Let me weigh in on some stuff:
For all the commonly available three speeds, the manufacturer recommends a MINIMUM 2:1 gear ratio. So, if you go with that 36t ring, anything bigger than 18 is against the manufacturer's recommendation. You can prolly get away with a bit lower, but too low and the torque will damage the hub's internals, particularly in the lowest of the 3 gears.
Shimano 333s of yesteryear were turd-like devices. Those that have survived are likely low-mileage units that sat for decades in someone's shed. Avoid. The Shimano Nexus 3 is a reliable hub; the range is a bit wider than the typical Sturmey, but not by much. Pros
- found everywhere, tends to be reliable, easily found as part of a pre-built wheel.. Cons
- only 1 rather lame shifter option, and I think they're only making them in coaster or disc versions these days. I also think they look boring, but that's purely subjective. Shimano suggests only using their proprietary lube, and will not suggest an alternative.
Sturmey-Archer has been around in some form for well over a century. During that time, the QC has varied widely, with the last couple of years before moving to Taiwan being the worst, and the pre-1960s ones supposedly being the best. Whatever; SA AWs (and variants) from the 60s and 70s are absolutely bulletproof. But the 80s? Not so much. The new Taiwan-made ones since SunRace took over are good, but there's some spotty QC with issues on some runs of hubs. Usually, you'll know right away, and the problem can be fixed. Once you got it good, it will stay good with some maintenance. Pros
: easier to work on, many shifter styles available, with all but the s3x shifters being compatible with each version of the 3speed hubs (except the s3x) Shimano nexus only has the grip shifter; the SA comes in grip shifter, modern under-bar triggers, old-school trigger, bar-end, thumbie, DT, etc.. SA does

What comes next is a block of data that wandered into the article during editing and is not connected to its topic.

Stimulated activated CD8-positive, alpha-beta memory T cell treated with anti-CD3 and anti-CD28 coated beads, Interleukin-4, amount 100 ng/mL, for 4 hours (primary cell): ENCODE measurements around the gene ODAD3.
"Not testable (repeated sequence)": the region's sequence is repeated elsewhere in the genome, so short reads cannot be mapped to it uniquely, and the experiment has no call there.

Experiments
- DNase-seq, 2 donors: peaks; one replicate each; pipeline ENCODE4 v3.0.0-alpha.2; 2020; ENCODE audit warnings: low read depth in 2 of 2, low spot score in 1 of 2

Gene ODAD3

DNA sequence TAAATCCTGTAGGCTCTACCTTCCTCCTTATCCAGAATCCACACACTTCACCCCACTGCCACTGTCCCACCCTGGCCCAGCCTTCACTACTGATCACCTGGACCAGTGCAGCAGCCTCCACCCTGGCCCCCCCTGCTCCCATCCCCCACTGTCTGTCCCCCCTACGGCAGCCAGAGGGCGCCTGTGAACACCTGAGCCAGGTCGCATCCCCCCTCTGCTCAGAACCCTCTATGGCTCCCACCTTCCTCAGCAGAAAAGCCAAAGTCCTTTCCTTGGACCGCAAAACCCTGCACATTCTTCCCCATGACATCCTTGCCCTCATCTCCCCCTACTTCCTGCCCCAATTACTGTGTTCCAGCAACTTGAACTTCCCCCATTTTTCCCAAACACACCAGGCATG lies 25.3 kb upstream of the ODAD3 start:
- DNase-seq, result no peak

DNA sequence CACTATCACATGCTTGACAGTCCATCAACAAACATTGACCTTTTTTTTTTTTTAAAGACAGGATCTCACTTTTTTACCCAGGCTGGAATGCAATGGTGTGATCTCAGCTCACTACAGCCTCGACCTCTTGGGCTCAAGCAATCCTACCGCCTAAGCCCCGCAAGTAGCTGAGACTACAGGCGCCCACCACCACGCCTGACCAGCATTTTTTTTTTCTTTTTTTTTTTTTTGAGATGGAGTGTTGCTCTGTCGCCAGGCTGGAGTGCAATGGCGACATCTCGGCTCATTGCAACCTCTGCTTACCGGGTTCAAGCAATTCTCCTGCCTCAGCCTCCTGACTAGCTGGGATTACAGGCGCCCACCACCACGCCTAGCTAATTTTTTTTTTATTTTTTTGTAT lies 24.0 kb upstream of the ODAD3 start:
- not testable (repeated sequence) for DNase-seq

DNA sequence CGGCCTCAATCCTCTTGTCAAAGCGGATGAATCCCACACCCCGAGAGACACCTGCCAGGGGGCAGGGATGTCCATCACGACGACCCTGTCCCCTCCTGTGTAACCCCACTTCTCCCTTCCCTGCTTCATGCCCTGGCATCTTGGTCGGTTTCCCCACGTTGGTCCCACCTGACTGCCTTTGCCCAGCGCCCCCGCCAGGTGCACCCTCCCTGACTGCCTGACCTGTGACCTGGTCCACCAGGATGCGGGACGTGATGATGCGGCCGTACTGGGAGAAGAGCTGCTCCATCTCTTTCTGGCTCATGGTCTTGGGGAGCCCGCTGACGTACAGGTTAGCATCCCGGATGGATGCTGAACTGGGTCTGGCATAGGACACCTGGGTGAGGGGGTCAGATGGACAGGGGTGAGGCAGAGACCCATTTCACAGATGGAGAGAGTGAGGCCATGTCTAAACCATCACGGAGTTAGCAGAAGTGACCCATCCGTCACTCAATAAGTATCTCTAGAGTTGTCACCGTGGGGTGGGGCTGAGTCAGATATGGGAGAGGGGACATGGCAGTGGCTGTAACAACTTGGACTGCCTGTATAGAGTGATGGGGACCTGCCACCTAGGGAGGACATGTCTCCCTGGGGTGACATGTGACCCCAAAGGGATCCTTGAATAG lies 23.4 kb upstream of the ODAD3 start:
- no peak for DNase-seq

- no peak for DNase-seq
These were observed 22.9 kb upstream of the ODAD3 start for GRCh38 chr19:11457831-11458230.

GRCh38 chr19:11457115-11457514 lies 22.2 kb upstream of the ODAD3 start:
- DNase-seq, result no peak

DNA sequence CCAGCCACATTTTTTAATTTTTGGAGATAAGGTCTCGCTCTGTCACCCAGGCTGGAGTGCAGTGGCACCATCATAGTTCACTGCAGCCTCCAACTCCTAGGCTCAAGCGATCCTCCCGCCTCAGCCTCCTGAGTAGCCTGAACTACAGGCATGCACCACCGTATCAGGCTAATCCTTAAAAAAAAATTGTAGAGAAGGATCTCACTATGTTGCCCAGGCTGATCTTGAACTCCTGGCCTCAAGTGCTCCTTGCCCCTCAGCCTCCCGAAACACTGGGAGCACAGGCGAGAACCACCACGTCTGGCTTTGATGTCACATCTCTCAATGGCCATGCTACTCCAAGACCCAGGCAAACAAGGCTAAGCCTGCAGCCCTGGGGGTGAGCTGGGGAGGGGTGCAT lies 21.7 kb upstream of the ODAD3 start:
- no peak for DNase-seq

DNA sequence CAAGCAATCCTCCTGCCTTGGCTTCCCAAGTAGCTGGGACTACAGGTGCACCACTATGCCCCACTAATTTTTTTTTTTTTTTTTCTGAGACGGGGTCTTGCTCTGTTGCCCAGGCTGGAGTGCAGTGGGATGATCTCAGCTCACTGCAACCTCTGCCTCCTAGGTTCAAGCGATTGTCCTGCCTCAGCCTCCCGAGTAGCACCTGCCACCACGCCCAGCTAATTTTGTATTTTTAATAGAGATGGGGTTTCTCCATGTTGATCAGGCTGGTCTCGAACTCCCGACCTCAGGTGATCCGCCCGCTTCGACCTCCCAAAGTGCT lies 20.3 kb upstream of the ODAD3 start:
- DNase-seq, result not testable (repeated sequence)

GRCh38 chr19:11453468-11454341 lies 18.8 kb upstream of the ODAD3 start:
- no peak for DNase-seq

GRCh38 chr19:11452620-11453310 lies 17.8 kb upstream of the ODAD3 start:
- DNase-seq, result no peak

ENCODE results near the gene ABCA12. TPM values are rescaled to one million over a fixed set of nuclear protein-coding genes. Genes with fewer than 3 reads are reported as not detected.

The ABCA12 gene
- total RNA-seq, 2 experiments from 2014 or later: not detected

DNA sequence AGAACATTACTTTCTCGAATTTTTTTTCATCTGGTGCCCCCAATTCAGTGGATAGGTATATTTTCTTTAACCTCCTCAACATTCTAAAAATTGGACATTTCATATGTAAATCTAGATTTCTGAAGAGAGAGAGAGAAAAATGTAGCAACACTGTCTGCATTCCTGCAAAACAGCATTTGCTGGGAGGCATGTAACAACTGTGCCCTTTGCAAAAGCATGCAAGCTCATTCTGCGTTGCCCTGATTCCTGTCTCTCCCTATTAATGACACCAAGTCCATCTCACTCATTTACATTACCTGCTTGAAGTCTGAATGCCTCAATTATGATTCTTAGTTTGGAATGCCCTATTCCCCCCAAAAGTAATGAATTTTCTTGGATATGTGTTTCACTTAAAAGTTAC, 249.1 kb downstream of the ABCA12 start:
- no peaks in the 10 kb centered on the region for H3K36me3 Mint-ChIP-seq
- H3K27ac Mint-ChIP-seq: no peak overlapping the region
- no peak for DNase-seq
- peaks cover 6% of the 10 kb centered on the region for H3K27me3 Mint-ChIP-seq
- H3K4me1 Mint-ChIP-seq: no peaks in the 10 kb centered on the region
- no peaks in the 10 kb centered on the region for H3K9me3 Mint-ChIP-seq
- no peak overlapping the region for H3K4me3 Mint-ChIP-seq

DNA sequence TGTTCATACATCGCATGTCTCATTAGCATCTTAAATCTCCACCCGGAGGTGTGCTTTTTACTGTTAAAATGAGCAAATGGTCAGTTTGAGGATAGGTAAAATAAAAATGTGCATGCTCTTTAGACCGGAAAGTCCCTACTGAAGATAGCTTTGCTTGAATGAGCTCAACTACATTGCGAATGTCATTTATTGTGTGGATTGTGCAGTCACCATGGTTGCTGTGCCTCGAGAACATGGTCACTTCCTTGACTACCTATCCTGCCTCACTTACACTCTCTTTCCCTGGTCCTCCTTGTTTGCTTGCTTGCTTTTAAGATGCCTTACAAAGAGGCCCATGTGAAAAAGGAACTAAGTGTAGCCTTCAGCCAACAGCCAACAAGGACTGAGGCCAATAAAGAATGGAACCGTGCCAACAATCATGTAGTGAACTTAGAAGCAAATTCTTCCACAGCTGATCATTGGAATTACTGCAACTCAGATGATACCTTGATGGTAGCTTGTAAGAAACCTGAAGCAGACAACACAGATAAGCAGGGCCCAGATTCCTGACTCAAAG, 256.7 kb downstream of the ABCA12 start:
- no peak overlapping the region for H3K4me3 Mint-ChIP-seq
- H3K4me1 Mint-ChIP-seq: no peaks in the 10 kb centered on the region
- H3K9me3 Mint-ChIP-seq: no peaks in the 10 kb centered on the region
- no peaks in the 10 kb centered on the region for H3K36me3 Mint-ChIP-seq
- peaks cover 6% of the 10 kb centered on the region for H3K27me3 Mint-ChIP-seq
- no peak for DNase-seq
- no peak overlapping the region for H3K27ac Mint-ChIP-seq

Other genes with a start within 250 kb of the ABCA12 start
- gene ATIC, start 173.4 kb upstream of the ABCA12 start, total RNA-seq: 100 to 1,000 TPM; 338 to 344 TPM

list recommendations for lube on their blog, in case you want to cheap out and avoid theirs. More brake options--- you can get a coaster or a disc version like the Shimano, or you can get the drum (in either 70 or 90mm iterations--- I love Sturmey drum brakes!) or you can go brakeless at the hub and use a rim brake. More options, more betterer. Available in hott, high-polish shells, but if you look hard, steel versions still exist. Parts are easily sourced, as others stated. Several options for the hub/cable interface are included with the hub; the old-school version looks much cooler than the Shimano interface.Cons
: more likely to get a lemon versus shimano. Um....... well.... no other cons, but that is a pretty big deal, I guess.
Oh, and if you like the Nexus hub but hate it's nerdy shifter, Sunrace/Sturmey-archer makes a thumbie that is nexus compatible, too.
Best bet with either hub, if you like your singlespeeds gearing, is to keep the same size cog and sprocket. The middle gear is direct-drive, which makes it strongest mechanically (ie, less likely to bust something inside) and most efficient. The other two gears will provide under- and over-drive for going up- or downhill, respectively.